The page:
Is Cooking the Future of Medicine?

At Tulane’s Goldring Center for Culinary Medicine, students are learning to pair nutrition with allopathic care—and other schools are catching on.
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Community members learn to cook in the Goldring Center's teaching kitchen.

Photo by Paula Burch-Celentano

The United States has seen the rise of chronic diseases and certain cancers, but it may soon see the rise of healthier diets.

“When we see healthier eating, we see more disease prevention and less hospital stays.”

“When we see healthier eating, we see more disease prevention and less hospital stays, which means less money spent on healthcare,” says Leah Sarris, chef and program director of The Goldring Center for Culinary Medicine at Tulane University, where medical students are learning to cook to better advise the health of their patients. By getting them to approach food preparation with ease and awareness, this next generation of doctors is striving to provide building blocks for long-term health management.

Started in 2012, the program couldn’t have come at a more crucial time. In 2010, chronic disease accounted for 86 percent of all healthcare spending; four years later, the cost of treating heart disease alone totaled $315.4 billion, including medication and hospital care.

Although people have used food as medicine for centuries, the educational programming for it has not been around as long. In the U.S., The Goldring Center’s culinary curriculum is the first of its kind.

Students complete eight classes that are three hours each, earning a total of 24 hours of in-class culinary practice. Fourth-year students can choose from seminars that focus on different clinical interests, including celiac disease, inflammatory bowel disease, food allergies, diabetes, pregnancy, and neurocognition.

Students also teach free cooking classes to the public. Because medical students are being trained to prescribe healthy eating to their patients, Sarris says, the community classes are essential to their learning. Medical students volunteer and teach participants cooking techniques for healthier eating.

Serving around 600 community members a year, the weekly classes fill up fast; the waiting list hovers around 300. They range from beginner to advanced, and each series is organized into eight to 12 classes over two to three months.

“The hands-on component gets people to talk about food instead of nutrients. Food is something that unites us and we can all understand,” Sarris says.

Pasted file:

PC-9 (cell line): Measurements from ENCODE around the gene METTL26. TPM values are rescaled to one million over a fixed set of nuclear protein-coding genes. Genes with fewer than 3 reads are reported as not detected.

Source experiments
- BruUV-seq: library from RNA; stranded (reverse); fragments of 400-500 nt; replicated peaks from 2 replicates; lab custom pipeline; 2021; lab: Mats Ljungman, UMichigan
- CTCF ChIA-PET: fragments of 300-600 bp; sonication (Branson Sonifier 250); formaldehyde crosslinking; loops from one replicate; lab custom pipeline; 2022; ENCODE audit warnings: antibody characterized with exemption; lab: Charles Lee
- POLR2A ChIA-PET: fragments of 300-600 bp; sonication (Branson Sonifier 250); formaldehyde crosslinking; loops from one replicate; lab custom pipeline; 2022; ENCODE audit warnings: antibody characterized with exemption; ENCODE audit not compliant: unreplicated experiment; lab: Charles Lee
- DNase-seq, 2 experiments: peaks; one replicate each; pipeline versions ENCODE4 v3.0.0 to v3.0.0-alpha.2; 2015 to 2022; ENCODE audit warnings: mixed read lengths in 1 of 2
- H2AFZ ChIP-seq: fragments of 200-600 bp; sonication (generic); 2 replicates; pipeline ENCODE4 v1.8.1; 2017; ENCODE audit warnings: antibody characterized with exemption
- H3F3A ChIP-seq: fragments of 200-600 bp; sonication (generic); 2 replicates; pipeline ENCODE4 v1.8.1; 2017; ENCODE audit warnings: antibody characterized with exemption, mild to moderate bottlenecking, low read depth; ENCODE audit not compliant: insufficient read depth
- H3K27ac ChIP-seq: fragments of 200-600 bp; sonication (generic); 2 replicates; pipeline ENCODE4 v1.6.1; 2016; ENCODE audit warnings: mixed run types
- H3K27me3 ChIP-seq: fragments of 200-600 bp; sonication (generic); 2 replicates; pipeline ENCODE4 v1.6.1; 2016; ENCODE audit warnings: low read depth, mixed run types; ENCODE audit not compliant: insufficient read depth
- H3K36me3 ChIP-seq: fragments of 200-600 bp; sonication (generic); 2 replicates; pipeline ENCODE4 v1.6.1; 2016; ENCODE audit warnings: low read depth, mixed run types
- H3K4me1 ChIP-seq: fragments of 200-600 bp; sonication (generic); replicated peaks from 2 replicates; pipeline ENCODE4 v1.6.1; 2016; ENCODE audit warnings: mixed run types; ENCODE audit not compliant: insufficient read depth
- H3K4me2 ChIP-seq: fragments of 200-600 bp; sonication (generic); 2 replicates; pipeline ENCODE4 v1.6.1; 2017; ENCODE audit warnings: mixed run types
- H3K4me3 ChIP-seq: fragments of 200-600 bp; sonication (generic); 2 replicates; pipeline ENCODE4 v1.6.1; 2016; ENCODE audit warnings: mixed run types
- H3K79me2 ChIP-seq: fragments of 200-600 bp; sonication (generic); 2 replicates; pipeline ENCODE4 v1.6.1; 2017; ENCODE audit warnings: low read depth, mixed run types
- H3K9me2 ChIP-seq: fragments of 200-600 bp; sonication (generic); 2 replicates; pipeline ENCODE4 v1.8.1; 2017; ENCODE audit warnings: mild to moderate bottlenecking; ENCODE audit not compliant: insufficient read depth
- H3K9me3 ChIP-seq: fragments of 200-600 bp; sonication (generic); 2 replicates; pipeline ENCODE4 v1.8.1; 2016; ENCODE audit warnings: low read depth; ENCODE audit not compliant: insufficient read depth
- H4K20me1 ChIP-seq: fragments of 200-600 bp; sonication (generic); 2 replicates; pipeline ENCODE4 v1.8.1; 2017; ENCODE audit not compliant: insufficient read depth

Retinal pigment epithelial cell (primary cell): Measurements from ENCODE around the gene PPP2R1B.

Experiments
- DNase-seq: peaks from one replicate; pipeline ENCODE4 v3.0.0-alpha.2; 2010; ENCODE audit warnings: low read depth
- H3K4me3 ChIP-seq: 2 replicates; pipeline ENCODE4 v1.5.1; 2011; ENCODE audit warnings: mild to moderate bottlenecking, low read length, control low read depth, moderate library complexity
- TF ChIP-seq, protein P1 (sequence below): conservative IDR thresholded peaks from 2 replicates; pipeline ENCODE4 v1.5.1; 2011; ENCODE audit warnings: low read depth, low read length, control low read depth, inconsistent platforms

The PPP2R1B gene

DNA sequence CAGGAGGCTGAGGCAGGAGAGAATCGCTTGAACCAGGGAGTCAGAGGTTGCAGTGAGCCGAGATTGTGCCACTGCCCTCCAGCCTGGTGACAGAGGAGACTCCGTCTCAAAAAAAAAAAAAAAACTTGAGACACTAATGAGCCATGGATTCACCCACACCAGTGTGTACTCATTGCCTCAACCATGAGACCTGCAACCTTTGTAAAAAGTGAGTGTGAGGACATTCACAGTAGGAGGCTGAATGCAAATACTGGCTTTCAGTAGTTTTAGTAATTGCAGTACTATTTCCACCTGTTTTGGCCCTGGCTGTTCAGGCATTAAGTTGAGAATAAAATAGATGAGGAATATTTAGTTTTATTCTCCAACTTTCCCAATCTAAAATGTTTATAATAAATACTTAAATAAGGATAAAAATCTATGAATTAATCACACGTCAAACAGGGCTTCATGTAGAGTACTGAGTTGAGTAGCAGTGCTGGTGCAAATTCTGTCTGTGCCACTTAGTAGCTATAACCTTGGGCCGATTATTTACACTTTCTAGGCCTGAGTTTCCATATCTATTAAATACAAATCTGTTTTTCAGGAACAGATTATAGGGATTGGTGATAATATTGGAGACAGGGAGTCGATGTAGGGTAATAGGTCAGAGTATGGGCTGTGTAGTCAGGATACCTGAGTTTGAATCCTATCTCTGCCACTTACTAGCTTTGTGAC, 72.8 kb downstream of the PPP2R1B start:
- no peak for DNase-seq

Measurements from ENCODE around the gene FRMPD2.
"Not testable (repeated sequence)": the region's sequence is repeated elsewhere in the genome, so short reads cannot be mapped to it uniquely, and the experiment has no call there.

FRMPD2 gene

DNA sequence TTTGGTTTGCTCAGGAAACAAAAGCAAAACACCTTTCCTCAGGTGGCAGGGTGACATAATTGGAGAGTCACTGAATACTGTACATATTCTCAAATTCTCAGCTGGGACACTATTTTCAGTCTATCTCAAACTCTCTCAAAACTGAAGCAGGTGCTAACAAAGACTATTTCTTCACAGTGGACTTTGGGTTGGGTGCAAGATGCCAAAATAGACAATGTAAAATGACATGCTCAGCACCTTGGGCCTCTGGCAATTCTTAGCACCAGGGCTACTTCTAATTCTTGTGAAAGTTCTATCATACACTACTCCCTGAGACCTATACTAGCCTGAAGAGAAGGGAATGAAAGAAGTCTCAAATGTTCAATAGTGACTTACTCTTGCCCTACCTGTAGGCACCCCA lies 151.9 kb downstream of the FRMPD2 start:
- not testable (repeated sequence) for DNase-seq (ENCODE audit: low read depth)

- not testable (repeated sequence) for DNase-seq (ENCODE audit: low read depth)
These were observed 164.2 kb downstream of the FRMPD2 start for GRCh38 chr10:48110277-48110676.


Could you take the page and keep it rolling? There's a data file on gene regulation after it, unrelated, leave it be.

Lori Neupert, a local, took the beginner and intermediate series last year, and liked how the beginner class centered around “breaking down the barrier for people who are intimidated about going into the kitchen and preparing a nutritious meal. [You learn] how to feed and enjoy yourself.”

She felt especially motivated after learning how to chop an onion, grate ginger, and sauté fish. “When you prepare your own food, you’re in control of your salt and sugar intake. Processed food is loaded with that stuff,” Neupert observes.

The community classes also provide a space for low-income people to learn how to cook, budget their money, manage their time, and enjoy healthy meals.

“Our goal is that our recipes are all under $2.50 a portion. We are able to keep a low budget by [using] less meat and processed foods, more legumes, grains, and seasonal fruits and vegetables,” says Sarris.

More and more, diet is becoming a mode of preventative care.

She and the medical students educate about “foods that hold well,” like onions, sweet potatoes, and frozen fruits and veggies. These are foods that people can use in a variety of ways and over a long period of time, saving money and trips to the supermarket.

Dennis Ren, a fourth-year medical student at Tulane, explains that learning how to cook empowers the community and his patients with simple, practical tools. “Lots of people don’t eat well because they don’t know how to cook.”

Ren feels confident about using practical advice to develop a course of care for his patients.

“If I had a patient with congestive heart failure, I would prescribe them the medication they need. I would also try to lessen their salt intake. But I understand that salt tastes really good. I would keep the savory flavor by encouraging them to use lemon instead,” he says.

This integrative understanding of healthcare may change the way it is structured.

“In five years, your doctor might prescribe you a cooking class, and healthcare companies will pay for that,” says Sarris.

About 20 medical schools have adopted Tulane’s program, including UCLA Clinical and Translational Science Institute, University of Illinois-Chicago, and University of Chicago’s Pritzker School of Medicine in a partnership with Kendall College School of Culinary Arts.

Last year, Renee Zonka, teaching chef and former dean at Kendall, spearheaded its pilot culinary medicine program. She predicts an impact on family and culture. “[Doctors and their patients] may try something different—they may choose to eat and cook a little healthier, promoting better health for them and their families in ways that still fit with their lifestyles and cultures,” she says.

More and more, diet is becoming a mode of preventative care. By cooking healthy meals, patients are better able to fight disease—while enjoying themselves in the kitchen.

Editor's note: A previous version misquoted Dennis Ren describing lemon; it has been corrected.